Grace Gems for OCTOBER 2004

A cup of love!

(John MacDuff, "Gleams from the Sick Chamber" 1882)

"But what could I say? For He Himself had sent this
Now I will walk humbly throughout my years
 because of this anguish I have felt." Isaiah 38:15

God Himself has mixed your bitter cup, and led
you to your 'Gethsemane of suffering'.

All your sufferings . . .
  the existence of them,
  the duration of them,
  the intensity of them,
are appointed by your heavenly Father.

"Though now for a little while, if need be, you may
 have to suffer grief in all kinds of trials." 1 Peter 1:6

Your heavenly Father can inflict no unnecessary pang.

You may presently be pain-stricken, and woe-worn.

There is a divine necessity for your present "fiery trial."
No drop in the cup can be spared! "I will correct you
in measure." Your heavenly Father, tenderer and more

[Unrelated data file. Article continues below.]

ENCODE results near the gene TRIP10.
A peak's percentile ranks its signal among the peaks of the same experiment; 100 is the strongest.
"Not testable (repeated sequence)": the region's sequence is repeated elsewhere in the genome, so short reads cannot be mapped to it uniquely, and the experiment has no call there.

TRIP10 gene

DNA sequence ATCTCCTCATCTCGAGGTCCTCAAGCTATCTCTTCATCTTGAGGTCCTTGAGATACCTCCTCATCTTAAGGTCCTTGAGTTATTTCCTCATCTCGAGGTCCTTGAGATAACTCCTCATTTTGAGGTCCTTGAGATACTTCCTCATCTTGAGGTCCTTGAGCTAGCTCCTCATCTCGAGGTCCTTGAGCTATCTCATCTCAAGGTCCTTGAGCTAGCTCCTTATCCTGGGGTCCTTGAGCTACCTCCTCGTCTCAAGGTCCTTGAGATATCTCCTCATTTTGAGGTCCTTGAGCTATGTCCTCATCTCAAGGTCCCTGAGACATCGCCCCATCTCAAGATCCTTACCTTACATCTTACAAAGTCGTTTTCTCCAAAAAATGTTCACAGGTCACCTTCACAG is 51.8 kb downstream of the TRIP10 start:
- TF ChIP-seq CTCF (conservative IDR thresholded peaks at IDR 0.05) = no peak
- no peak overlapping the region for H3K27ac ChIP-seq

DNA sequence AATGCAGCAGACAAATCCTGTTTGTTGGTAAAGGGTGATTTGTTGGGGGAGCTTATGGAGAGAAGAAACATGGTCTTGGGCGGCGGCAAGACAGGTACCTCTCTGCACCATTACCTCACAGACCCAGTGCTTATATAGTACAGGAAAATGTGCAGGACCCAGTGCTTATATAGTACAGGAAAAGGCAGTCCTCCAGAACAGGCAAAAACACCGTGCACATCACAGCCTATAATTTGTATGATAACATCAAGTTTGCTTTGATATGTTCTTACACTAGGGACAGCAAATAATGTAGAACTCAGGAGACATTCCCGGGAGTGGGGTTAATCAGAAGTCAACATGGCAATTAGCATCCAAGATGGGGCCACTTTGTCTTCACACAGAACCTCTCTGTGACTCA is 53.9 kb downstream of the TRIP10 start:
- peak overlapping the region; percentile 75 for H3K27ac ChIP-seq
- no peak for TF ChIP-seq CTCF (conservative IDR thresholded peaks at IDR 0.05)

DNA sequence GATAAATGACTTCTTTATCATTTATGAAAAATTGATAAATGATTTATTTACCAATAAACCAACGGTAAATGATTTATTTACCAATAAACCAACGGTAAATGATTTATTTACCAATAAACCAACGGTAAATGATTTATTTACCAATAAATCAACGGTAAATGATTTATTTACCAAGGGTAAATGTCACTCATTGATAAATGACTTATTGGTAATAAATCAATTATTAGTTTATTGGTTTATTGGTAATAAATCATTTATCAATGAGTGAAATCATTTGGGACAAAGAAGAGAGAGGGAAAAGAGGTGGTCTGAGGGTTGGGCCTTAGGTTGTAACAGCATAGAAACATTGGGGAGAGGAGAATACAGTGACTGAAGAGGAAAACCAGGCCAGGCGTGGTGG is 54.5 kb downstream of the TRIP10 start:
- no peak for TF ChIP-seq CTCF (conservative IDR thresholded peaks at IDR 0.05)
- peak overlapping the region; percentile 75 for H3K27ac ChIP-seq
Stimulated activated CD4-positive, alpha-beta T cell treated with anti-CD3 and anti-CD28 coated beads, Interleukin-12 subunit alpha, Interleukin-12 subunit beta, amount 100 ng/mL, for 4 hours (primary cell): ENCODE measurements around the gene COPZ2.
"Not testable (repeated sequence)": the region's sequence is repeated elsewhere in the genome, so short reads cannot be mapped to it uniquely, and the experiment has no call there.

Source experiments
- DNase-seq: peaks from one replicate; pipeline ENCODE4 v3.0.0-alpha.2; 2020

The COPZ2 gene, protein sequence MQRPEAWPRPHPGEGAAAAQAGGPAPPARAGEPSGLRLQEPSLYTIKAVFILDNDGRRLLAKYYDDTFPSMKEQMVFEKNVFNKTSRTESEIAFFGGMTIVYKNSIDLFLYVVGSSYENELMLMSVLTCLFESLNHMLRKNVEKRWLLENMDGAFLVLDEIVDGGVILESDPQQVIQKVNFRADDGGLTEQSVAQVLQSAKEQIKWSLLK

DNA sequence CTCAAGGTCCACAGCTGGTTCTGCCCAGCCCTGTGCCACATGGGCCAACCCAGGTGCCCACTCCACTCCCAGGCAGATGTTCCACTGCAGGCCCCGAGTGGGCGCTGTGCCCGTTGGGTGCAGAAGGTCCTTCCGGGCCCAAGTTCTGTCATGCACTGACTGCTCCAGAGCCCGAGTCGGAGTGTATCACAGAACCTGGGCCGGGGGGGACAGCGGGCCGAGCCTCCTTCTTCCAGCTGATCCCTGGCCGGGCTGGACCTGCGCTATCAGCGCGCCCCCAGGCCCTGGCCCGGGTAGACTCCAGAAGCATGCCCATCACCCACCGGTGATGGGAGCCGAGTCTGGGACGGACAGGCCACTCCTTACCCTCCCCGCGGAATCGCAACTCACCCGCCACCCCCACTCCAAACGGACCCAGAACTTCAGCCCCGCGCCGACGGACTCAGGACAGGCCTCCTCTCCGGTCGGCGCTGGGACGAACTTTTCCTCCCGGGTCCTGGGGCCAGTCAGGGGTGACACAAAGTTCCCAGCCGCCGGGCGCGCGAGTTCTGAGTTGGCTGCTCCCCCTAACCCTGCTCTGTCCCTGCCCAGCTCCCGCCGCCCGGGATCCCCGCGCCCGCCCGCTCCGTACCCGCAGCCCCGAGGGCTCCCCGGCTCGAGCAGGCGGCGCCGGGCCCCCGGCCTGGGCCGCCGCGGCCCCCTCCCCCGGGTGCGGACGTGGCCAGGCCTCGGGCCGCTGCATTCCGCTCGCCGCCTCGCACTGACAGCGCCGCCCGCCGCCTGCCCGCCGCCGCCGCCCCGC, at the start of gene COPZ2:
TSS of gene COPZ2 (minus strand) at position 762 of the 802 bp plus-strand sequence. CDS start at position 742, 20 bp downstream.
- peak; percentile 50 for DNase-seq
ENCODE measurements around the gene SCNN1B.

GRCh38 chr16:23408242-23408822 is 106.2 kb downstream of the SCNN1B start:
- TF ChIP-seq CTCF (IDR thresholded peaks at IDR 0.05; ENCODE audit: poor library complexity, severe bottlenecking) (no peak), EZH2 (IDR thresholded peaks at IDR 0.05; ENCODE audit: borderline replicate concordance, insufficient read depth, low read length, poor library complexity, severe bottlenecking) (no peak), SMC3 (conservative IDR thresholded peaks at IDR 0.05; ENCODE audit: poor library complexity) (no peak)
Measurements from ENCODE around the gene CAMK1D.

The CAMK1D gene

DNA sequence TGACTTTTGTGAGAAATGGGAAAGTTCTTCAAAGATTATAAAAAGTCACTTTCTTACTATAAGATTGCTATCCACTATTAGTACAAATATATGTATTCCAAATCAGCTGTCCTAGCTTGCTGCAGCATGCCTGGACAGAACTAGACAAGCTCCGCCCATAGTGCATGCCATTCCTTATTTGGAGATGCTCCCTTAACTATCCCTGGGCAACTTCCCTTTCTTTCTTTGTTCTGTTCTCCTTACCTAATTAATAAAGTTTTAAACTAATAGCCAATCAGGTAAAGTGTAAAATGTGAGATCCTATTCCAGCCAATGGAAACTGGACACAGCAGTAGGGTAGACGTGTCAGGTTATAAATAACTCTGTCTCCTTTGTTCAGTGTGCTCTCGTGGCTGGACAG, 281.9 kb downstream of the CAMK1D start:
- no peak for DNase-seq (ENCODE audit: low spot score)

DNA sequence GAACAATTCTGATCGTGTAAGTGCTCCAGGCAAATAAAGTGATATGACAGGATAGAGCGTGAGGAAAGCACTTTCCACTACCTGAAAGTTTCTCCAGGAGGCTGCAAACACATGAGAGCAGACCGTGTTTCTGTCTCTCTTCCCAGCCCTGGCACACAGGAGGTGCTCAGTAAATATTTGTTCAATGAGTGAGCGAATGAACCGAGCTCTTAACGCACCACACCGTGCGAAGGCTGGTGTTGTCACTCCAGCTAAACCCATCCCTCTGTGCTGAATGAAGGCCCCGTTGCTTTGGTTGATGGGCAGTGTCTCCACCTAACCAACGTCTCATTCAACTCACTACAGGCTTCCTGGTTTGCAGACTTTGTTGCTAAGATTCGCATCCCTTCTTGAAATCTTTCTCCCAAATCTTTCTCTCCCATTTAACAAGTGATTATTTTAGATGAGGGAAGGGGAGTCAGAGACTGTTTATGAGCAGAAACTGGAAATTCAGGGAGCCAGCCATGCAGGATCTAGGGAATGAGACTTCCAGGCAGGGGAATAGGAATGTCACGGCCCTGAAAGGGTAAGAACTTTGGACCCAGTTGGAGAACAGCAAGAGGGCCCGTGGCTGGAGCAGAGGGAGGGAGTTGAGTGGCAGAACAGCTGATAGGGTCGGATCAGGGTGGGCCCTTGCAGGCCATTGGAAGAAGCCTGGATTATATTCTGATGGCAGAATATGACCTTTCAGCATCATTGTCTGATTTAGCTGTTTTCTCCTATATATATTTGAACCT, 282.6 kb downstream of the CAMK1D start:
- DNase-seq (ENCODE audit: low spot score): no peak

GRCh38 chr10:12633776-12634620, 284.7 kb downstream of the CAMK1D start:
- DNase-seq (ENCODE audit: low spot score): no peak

loving than the tenderest earthly parent, tempers the
fury of the flames, saying, "Thus far shall you go, and
no farther."

Happy for you, that you can write "if need be" . . .
  over that severest hour of distress,
  over every night of throbbing temples,
  over sleepless eyes,
  over every fresh thorn sent to buffet,
  over every heavy cross sent to carry.

When we are assured that nothing which is
appointed by our Father can come to us wrongly,
our cup of suffering becomes a cup of love!

"Shall I not drink the cup my Father has
 given me?
" John 18:11

"For our light and momentary troubles are
 achieving for us an eternal glory that far
 outweighs them all." 2 Corinthians 4:17

What verse is more soothing sight for a suffering
couch, or for a dying pillow? What verse is more
consolatory for a weary, burdened body? and above
all, for a weary, burdened, sin-stricken heart?

"God will wipe away every tear from their eyes."
   Revelation 7:17

A tearless Heaven will make amends for all!

No wonder the maidens love You!

(James Durham, "The Song of Solomon")

"Let Him kiss me with the kisses of His mouth;
 for Your love is more delightful than wine!
 Pleasing is the fragrance of Your perfumes;
 Your name is like perfume poured out.
 No wonder the maidens love You!"
    Song of Solomon 1:2-3

Believers are not soon satisfied in expressing Christ's
worth. Christ, and all that is in Him, is as refreshing as
a box that is full of the most precious perfume. Christ